bitsperelement = 16
FileFormat = raw
Size = 865 519 369
Name = C:/CT_Data/AUJM-2002-25/VGStudio/maxilla.raw
Datatype = unsigned integer
BitsPerElement = 16

If you can get this information, you can use https://github.com/lassoan/SlicerRawImageGuess to get your data into Slicer.

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@qinwuxutexas - if you have the dimension information you should be able to use the code @muratmaga pointed to and just fill in the blanks. Or you can experiment by writing a nhdr file with the volume information.

If you are really stuck, then yes, put it on a public share (dropbox, google drive, onedrive, etc) and one of us can probably give specific advice. For inspiration, can you tell us what kind of data it is and what your overall goal is?

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I sometimes use Fiji/ImageJ to do this - you can import a GE CT scan .vol file as raw, you just need to put in the image dimensions (usually in the .pca file) and specify little-endian byte order. You can crop if you like, then export as NRRD.

Once you determined the correct image size, SlicerRawImageGuess can create a nhdr header for you, which you can use to load the proprietary volume into Slicer or any other standard image viewer.

@lassoan, SlicerRawImageGuess might need some updates for python3. Got some errors when I was trying a raw volume.

Thank you:) I am going to try this.

I am going to try this to see.Thank you:)

When I try opening the vol files in SlicerRawImageGuess (running in Slicer 4.11) it loads fine, but crops out a portion of the volume for some reason. I’ve played with the various options but the crop still remains. I’m not sure if this is a bug or if there is another reason. If I use ImageJ and the same volume dimensions (using import–> raw) I have no problems and it opens the full volume.

What is the volume size? If you generate the nrrd header, restart Slicer, and load the image by opening the header file then is the image still cropped?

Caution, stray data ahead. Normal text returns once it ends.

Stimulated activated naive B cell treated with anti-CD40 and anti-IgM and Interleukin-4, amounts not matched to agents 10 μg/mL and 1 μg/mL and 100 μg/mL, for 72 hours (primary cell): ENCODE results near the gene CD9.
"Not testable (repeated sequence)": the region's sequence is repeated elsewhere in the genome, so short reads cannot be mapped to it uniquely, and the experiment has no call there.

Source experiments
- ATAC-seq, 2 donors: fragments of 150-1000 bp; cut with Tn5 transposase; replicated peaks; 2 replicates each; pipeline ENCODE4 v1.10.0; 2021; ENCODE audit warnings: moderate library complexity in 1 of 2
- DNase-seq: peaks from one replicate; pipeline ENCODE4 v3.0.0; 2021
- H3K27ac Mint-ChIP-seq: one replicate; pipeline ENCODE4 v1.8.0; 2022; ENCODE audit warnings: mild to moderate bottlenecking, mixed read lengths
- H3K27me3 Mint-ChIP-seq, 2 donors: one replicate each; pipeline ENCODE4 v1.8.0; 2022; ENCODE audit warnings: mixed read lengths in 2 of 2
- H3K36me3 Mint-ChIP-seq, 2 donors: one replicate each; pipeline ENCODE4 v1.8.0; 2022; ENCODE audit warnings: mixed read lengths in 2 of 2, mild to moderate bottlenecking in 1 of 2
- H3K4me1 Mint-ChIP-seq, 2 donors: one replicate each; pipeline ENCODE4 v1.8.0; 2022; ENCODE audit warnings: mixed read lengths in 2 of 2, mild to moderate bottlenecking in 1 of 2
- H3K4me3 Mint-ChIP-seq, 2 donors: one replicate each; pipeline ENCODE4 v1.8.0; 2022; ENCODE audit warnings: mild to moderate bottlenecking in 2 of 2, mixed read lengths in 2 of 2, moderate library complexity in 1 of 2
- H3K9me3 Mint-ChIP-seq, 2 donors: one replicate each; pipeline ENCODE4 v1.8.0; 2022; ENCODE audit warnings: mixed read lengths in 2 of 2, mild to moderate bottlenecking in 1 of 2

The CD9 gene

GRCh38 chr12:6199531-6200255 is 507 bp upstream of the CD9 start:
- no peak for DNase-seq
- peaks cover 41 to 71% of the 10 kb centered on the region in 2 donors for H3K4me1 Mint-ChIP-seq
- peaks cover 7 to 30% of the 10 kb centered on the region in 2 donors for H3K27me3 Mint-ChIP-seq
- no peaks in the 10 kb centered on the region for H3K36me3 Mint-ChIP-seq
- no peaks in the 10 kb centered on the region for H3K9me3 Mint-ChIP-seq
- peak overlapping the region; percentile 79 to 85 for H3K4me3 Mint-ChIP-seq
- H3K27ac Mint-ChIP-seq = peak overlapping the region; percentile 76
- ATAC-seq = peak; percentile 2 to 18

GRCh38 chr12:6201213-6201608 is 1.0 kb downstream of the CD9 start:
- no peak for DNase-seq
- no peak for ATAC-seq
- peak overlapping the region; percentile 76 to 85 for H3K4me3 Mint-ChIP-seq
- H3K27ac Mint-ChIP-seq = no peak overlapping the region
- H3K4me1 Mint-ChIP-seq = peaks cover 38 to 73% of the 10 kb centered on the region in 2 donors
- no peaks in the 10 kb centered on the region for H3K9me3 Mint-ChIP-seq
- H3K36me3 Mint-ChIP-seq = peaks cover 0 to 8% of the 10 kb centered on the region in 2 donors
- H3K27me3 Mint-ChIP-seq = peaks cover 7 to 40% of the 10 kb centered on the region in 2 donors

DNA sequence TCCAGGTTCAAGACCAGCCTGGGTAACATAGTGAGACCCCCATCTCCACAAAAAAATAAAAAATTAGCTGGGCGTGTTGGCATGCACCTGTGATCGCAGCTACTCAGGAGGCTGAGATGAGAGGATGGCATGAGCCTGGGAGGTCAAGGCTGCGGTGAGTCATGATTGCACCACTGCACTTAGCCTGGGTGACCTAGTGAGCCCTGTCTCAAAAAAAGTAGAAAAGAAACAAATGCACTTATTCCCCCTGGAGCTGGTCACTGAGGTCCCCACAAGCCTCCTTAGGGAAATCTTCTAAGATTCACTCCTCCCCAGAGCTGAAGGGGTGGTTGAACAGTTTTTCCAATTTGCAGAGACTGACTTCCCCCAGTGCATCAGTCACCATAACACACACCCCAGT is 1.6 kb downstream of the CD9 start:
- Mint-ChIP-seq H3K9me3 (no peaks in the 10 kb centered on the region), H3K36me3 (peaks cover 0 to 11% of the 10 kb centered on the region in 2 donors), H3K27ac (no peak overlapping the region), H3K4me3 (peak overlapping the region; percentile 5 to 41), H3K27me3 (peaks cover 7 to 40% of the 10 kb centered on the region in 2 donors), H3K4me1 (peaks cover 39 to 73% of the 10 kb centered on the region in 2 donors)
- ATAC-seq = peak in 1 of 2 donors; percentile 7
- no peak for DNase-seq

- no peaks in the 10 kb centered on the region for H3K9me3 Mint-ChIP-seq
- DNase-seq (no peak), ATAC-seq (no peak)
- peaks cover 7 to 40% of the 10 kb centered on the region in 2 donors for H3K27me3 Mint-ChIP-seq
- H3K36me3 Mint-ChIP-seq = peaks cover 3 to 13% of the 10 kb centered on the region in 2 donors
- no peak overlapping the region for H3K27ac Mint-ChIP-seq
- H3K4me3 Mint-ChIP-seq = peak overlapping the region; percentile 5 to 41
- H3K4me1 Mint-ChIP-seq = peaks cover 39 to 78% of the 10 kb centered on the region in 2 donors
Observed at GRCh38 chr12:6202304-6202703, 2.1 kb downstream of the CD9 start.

Can you save the micro-CT in the scanner as DICOM file? You can then load it with DICOM module.

Yes, the volume is still cropped in the generated nrrd header. The original vol file is 3.6 GB (running on a machine with 16 GB RAM) and it gets cropped down to 1.8 GB. The missing bit can be scrolled through, but it’s blank (black). I can save an nrrd file from FIJI and then load as nrrd and it loads fine.

What is the image size?
Is the size correct in the nhdr file that RawImageGuess generates?

The dimensions of the volumes I’ve tried are around 1737x 1139x 2022. Yes, the header has correct dimensions in the nrrd. Basically the volume loads correctly in x and y (in the red window) for about the first ~third in the z dimension; for the rest it’s black/empty

Something is not right. In general, CTs must be stored on 16 bits, as when only 8 bits are used then the dynamic range would be so low that you could not represent hard tissues (bones) and air and still distinguish various soft tissues. Therefore size of an image of 1737x1139x2022 voxels should be about 8GB.

If the file size is just 4GB then most likely at some point the image was converted to 8 bits (which is acceptable when you image dry bone in air). In this case, in Raw Image Guess module you need to set Pixel type -> 8 bit unsigned to make the image load correctly.